Getting above the Earth's atmosphere, however, was not the only challenge of X-ray astronomy. Conventional mirrors could not be used to focus such short-wavelength light. To understand this, it was useful to think of X-rays as particles, photons, rather than as waves. At these short wavelengths, each photon of X-ray light carried so much energy that it could be compared to a bullet. Conventional telescope mirrors tended to absorb them in preference to reflecting them. However, just as bullets could be made to ricochet off surfaces at shallow angles of incidence, so too could X-rays. By designing a telescope where light could be brought to a focus whilst only ever grazing mirrors at shallow angles, it was possible to focus even X-rays. This meant, however, that each mirror could only collect light from a very small area of aperture, since it was turned almost edge-on to the incoming radiation, and so, in practice, many concentric ring-shaped mirrors with a common focus were nested within one another to build up an adequate collecting area (see Fig. 2).

[Figure 2: Schematic diagram of the optics of Chandra. The primary and secondary reflective surfaces are orientated in concentric rings, such that X-rays make grazing incidences with them.

Image available for download from: http://chandra.harvard.edu/graphics/resources/illustrations/cxcmirrors.jpg (Image credit: NASA / Chandra Science Center)]

The need to minimise the deflection of the X-rays by the mirrors gave rise to another problem: the focal lengths of these telescopes needed to be long. Chandra had an aperture diameter of 1.2 m and a focal length of 10 m; meanwhile XMM-Newton's three separate telescopes had a maximum aperture diameter of 70 cm and focal length of 7.5 m. These giant optical systems were at the limit of what it was physically possible to launch into space, and it was likely that future telescopes would be launched into space piecewise and assembled in orbit.

Dr Crawford then turned to review how a variety of objects appeared in X-rays. The Sun had been the first astronomical source of X-rays to be discovered, although it was in fact a comparatively weak source. Its face, being at a temperature of only a few thousand degrees, did not produce X-rays at all. The solar corona, especially around active regions of the Sun's surface, reached much higher temperatures than the surface itself, because of its continual bombardment by the solar wind, and was entirely responsible for the few X-rays that the Sun did emit. Likewise, most other middle-aged stars produced a meagre display of X-rays.

Turning to the Orion Nebula (M42), the speaker remarked that the diffuse nebulosity for which it was best known in optical images was absent from X-ray images. This was produced by gas and dust at temperatures of only a few hundreds of degrees. But the Trapezium star cluster – the central cluster of hot young stars embedded in the nebulosity in optical images – was clearly apparent in X-rays. The solar winds produced by these young stars were strong enough to shock the surrounding gas such that it became a much stronger source of X-rays than the Sun's corona.

Turning to another, nearer star-forming region, and zooming in to show how a single young star appeared, the speaker showed an image of DG Tau – a star of similar mass to the Sun, but only a million years old. It was thought to still be in the process of contracting and collapsing to form a main-sequence star. Two X-ray-bright jets were clearly visible on either side of the central source, each extending to about 700 AU from the central star. The speaker remarked that the more distant of the two jets appeared anomalously faint and explained that this seemed to provide evidence for the presence of a proto-planetary disc, or proplyd, of solid material around the star, absorbing the X-rays from the jet behind it. This disc might in time evolve into a solar system of planets like our own, and the speaker remarked that if, as was widely believed, all young stars went through a phase of being prodigious sources of X-rays, it was intriguing to consider what effect that might have on young solar systems.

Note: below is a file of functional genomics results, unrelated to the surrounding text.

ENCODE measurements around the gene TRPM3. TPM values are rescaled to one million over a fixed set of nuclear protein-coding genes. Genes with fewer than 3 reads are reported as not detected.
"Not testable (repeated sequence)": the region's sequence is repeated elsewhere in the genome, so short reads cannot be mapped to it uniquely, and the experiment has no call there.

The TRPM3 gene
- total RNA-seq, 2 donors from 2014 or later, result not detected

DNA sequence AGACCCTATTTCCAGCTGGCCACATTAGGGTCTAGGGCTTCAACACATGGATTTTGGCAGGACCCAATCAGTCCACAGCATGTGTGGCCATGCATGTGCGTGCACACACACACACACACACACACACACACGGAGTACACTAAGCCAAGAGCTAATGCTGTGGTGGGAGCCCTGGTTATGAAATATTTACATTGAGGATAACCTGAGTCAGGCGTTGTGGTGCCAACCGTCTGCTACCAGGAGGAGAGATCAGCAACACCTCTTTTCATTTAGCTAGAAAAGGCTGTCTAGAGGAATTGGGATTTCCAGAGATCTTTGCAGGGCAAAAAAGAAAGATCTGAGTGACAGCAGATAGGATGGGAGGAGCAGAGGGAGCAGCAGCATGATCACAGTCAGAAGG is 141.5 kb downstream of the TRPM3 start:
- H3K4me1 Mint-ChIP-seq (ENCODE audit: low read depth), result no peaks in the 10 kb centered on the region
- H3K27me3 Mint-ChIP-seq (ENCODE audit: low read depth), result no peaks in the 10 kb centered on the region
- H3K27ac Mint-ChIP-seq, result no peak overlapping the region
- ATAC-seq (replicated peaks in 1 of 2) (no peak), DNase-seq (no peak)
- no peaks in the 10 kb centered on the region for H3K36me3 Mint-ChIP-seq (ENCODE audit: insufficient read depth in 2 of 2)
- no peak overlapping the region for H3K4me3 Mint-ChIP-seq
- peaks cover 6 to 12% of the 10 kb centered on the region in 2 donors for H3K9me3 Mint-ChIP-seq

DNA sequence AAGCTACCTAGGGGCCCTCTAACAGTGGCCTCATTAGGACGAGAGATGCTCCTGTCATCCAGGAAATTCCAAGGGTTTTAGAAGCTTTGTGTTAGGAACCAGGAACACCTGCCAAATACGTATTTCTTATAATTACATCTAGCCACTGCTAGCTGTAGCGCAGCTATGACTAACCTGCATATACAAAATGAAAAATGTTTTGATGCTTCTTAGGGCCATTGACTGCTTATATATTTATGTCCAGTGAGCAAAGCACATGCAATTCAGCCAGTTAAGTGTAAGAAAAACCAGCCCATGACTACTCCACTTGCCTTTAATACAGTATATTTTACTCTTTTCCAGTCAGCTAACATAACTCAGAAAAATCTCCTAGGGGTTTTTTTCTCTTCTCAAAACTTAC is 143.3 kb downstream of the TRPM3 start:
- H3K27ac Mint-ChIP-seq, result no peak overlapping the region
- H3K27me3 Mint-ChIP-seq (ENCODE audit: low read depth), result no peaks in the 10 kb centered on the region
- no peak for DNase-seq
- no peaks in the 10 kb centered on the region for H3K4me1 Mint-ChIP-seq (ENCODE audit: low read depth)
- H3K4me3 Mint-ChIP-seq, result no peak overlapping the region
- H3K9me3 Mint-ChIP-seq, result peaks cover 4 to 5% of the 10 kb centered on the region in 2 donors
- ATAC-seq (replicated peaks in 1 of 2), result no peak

X-rays were also produced by supernova remnants, and these appeared as more extended sources than young stars. In the case of the remnant of Tycho's Supernova (see Fig. 3), which exploded in 1572, a circular bubble of X-ray emission could be seen, and the speaker explained that this appeared to be emanating from the material which had been thrown out into space by the supernova explosion. The fact that this material was still, 430 years after the explosion, producing X-rays was evidence that it still remained at a temperature of tens of millions of degrees. The emission had a mossy texture, which the speaker explained to show that the gas was highly turbulent. Around the sharply defined outer edge of the bubble could be seen a narrow line of high-energy X-ray emission, where the blast wave from the supernova explosion was still expanding outwards into the interstellar medium around it. The speaker showed images of other supernova remnants, including the Crab Nebula (M1), which had exploded in 1054, and Cassiopeia A, which had exploded around 300 years ago but seemed not to have been observed at the time. These showed similar X-ray morphologies, and the speaker explained that these images formed a useful evolutionary sequence: it would be a long wait before any one of these supernova remnants aged appreciably, but by comparing them, some grasp of their life cycle could be obtained.